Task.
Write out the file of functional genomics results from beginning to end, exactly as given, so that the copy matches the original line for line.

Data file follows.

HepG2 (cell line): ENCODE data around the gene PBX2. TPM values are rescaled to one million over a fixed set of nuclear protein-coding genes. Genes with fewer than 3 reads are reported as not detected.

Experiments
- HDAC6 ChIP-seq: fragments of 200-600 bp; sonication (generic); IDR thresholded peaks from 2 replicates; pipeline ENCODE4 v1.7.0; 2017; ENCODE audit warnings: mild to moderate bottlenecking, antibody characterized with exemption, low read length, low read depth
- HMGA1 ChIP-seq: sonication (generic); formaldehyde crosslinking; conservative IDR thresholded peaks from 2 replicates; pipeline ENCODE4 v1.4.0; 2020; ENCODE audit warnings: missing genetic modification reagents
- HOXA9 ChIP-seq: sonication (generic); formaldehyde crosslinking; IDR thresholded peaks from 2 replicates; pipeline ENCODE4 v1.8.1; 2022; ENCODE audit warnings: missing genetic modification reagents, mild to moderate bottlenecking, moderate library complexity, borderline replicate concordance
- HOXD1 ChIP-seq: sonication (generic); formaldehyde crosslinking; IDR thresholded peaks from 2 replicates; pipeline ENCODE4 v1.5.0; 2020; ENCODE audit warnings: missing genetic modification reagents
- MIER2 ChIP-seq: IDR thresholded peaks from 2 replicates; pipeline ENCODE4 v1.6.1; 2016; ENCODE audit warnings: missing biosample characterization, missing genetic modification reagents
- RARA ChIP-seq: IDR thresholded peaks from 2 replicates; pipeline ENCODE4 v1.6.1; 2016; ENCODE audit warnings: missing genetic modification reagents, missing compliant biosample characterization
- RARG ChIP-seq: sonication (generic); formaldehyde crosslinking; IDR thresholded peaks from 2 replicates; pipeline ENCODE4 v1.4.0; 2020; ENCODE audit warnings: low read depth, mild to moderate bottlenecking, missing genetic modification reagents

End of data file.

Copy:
HepG2 (cell line): ENCODE data around the gene PBX2. TPM values are rescaled to one million over a fixed set of nuclear protein-coding genes. Genes with fewer than 3 reads are reported as not detected.

Experiments
- HDAC6 ChIP-seq: fragments of 200-600 bp; sonication (generic); IDR thresholded peaks from 2 replicates; pipeline ENCODE4 v1.7.0; 2017; ENCODE audit warnings: mild to moderate bottlenecking, antibody characterized with exemption, low read length, low read depth
- HMGA1 ChIP-seq: sonication (generic); formaldehyde crosslinking; conservative IDR thresholded peaks from 2 replicates; pipeline ENCODE4 v1.4.0; 2020; ENCODE audit warnings: missing genetic modification reagents
- HOXA9 ChIP-seq: sonication (generic); formaldehyde crosslinking; IDR thresholded peaks from 2 replicates; pipeline ENCODE4 v1.8.1; 2022; ENCODE audit warnings: missing genetic modification reagents, mild to moderate bottlenecking, moderate library complexity, borderline replicate concordance
- HOXD1 ChIP-seq: sonication (generic); formaldehyde crosslinking; IDR thresholded peaks from 2 replicates; pipeline ENCODE4 v1.5.0; 2020; ENCODE audit warnings: missing genetic modification reagents
- MIER2 ChIP-seq: IDR thresholded peaks from 2 replicates; pipeline ENCODE4 v1.6.1; 2016; ENCODE audit warnings: missing biosample characterization, missing genetic modification reagents
- RARA ChIP-seq: IDR thresholded peaks from 2 replicates; pipeline ENCODE4 v1.6.1; 2016; ENCODE audit warnings: missing genetic modification reagents, missing compliant biosample characterization
- RARG ChIP-seq: sonication (generic); formaldehyde crosslinking; IDR thresholded peaks from 2 replicates; pipeline ENCODE4 v1.4.0; 2020; ENCODE audit warnings: low read depth, mild to moderate bottlenecking, missing genetic modification reagents